Share price of Reliance Industries — India’s largest company by profitability and market capitalisation — fell sharply by 8.6 per cent on Monday bringing its total market cap down by Rs 1.23 lakh crore (taking into account both fully and partly paid shares), or $ 16.6 billion, from Rs 14.37 lakh crore on Friday to Rs 13.14 lakh crore on Monday.
For a stock that rose 170 per cent from lows of Rs 875 in March to hit a high of Rs 2,368 in September and stole all the limelight with record fund raising of over Rs 1.5 lakh crore from global investors into its telecom and retail arms over last six months, the sharp fall comes both as a dampener for some and opportunity for others.
What led to the sharp fall on Monday?
The sell-off was triggered by the weak second quarter results by the company with the net profit falling 15 per cent to Rs 9,567 crore in the September quarter due to a sharp decline in refining margins to $ 5.7 per barrel and weakness in the retail arm in the wake of the Covid pandemic and lockdown across the country. Had it not been the 187 per cent rise in Reliance Jio Infocomm net profit to Rs 2,844 crore, RIL profit would have sunk further. RIL’s revenue from operations declined 22.29 per cent to Rs 128,385 crore in September quarter. The sequential decline in refining margin was due to lower cracks across products.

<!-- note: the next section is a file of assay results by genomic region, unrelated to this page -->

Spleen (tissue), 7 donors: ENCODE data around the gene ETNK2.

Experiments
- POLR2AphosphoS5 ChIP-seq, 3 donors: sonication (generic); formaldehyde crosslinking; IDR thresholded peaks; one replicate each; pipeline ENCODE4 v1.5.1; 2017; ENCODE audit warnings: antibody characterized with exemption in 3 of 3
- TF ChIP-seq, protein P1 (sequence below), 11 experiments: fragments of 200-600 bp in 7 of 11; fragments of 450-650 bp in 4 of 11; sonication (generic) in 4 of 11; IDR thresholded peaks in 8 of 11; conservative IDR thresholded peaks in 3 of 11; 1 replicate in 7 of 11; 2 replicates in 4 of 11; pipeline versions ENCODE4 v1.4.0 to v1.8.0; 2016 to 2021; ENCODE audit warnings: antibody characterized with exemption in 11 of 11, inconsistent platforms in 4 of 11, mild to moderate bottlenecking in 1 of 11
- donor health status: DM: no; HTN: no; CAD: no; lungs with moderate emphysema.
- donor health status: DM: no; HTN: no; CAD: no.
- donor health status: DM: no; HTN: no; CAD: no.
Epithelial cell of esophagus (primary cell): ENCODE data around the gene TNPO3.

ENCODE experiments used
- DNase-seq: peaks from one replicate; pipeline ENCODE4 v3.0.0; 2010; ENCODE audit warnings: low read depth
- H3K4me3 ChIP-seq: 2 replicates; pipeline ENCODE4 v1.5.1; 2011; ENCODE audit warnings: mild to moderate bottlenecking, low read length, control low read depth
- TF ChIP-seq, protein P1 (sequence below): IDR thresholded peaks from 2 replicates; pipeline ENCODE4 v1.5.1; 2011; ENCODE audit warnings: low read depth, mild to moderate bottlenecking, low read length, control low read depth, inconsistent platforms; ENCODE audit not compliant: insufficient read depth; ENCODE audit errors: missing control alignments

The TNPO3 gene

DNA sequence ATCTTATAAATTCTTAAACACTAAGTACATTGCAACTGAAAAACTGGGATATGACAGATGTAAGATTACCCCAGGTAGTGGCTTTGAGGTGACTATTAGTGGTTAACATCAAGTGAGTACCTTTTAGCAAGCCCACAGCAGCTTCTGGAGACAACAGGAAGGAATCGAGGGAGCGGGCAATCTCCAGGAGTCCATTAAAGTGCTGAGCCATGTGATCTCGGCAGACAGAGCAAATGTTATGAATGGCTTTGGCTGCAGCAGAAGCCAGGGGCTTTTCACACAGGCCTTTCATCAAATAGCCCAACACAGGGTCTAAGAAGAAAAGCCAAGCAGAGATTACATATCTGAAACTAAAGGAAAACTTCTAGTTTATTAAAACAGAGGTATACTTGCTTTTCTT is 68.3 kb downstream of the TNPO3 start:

What is the way forward?
Is the sharp fall on Monday the end of the fairytale run of the scrip? Brokerage houses don’t feel so. Fund managers and analysts feel that since the stock was richly valued, the weak quarterly results gave a reason for many to book profits and that resulted into further decline of the share price as the day proceeded.
The research head of a leading brokerage firm said that the refining GRM are soft and expected to remain soft because of low aviation and overall demand for diesel which is around 40 per cent of the production. “Low demand for this diesel produce means soft realisation for this produce and it is likely to remain so for the third quarter too,” he said. He further added that in the telecom business too subscriber base addition has slowed and also since most of the deals are done, “there is no fresh trigger for the share price as of now and so that is leading to profit booking.”
There are some who feel that the telecom and retail story of the group is unfolding and one quarter of weak performance during Covid-19 pandemic is not a major concern for the medium to long term. “One should not read too much into the current fall and weak results in the oil business were expected given the weak demand globally,” said a fund manager with a mutual fund.
Does it throw open an opportunity to invest?
Experts say that when the share prices had hit over Rs 2,300 per share, many felt that they had missed the opportunity to buy shares of Reliance Industries and so for them the current fall provides the opportunity to enter the stock for long term gains.
While some global investment firms like Macquarie has talked about a 42 per cent further downside in RIL shares, there are some who feel that since there are no fresh trigger for share price rise as most of the investment deals have been announced, the share price may remain range bound and it could be a good time for investors to accumulate shares of RIL.
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